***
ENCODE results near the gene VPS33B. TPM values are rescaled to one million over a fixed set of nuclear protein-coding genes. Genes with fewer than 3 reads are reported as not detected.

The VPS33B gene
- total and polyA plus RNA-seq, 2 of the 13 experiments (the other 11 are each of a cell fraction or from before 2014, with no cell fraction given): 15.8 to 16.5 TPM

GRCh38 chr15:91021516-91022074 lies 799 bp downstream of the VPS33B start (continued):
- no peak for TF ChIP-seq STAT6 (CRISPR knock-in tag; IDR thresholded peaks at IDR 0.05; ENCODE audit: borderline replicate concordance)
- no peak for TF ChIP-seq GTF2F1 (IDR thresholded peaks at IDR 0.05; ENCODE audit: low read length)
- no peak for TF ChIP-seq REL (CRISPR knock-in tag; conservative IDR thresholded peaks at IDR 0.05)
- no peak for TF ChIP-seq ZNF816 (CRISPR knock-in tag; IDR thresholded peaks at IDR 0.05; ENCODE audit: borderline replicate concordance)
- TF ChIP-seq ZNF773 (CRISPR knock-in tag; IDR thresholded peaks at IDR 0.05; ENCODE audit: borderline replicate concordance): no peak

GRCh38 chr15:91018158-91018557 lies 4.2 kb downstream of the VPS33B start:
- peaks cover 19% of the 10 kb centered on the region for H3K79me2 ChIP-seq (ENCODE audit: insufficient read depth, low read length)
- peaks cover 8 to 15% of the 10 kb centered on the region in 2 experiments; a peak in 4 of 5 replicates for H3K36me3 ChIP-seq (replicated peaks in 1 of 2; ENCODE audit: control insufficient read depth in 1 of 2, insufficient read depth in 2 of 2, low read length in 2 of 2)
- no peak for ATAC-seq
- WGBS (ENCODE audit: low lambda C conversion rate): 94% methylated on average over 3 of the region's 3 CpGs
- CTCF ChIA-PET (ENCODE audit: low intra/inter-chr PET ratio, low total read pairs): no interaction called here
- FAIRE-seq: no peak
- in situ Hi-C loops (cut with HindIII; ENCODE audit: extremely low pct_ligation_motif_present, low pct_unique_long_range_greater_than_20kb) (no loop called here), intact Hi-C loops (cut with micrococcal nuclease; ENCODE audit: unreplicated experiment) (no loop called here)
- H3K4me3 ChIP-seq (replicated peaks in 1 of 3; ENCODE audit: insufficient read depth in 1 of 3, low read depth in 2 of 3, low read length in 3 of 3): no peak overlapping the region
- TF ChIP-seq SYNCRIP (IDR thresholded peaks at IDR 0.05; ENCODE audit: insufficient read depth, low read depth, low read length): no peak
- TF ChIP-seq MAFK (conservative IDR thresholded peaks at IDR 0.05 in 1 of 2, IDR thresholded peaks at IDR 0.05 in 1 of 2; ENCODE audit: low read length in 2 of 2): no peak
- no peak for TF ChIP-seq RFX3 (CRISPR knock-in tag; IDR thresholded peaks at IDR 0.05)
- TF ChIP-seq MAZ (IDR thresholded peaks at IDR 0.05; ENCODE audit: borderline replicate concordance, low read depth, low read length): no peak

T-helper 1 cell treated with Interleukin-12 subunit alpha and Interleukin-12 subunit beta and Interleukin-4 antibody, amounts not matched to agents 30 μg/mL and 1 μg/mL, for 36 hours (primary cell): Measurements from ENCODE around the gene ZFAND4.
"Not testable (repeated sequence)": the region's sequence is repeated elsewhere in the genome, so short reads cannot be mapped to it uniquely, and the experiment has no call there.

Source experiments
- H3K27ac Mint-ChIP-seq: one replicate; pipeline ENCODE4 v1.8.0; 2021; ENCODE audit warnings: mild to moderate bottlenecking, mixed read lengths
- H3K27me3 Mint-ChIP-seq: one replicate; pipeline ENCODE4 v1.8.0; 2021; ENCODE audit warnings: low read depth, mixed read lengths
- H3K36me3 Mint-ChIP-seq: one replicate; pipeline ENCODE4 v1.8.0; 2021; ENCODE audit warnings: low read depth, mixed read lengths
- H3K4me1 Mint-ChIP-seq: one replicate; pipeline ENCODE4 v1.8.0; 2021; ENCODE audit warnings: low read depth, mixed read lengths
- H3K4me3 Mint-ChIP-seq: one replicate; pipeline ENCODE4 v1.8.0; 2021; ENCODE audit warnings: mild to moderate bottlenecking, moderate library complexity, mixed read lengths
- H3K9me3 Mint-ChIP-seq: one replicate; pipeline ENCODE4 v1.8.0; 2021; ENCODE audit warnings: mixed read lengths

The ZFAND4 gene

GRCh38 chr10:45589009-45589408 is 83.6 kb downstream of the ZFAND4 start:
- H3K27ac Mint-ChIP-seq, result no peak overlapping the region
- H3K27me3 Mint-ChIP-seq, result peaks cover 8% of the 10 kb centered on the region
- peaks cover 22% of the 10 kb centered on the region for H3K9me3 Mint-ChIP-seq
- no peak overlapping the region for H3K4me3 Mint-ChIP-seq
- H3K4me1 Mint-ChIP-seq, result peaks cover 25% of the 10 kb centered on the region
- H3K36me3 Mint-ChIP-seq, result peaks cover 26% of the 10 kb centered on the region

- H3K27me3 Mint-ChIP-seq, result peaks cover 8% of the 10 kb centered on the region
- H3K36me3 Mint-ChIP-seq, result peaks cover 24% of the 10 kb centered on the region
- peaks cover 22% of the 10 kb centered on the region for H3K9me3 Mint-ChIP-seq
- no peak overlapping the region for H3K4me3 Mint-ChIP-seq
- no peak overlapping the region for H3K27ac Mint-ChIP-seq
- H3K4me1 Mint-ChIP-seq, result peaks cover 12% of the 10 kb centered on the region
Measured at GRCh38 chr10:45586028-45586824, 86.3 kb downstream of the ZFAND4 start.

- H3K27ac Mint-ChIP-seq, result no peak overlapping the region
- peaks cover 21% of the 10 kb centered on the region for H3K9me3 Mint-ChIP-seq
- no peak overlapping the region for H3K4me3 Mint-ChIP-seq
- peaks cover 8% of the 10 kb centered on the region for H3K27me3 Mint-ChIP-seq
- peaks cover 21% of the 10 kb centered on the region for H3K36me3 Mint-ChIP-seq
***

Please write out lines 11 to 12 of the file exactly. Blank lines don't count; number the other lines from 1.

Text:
- peaks cover 19% of the 10 kb centered on the region for H3K79me2 ChIP-seq (ENCODE audit: insufficient read depth, low read length)
- peaks cover 8 to 15% of the 10 kb centered on the region in 2 experiments; a peak in 4 of 5 replicates for H3K36me3 ChIP-seq (replicated peaks in 1 of 2; ENCODE audit: control insufficient read depth in 1 of 2, insufficient read depth in 2 of 2, low read length in 2 of 2)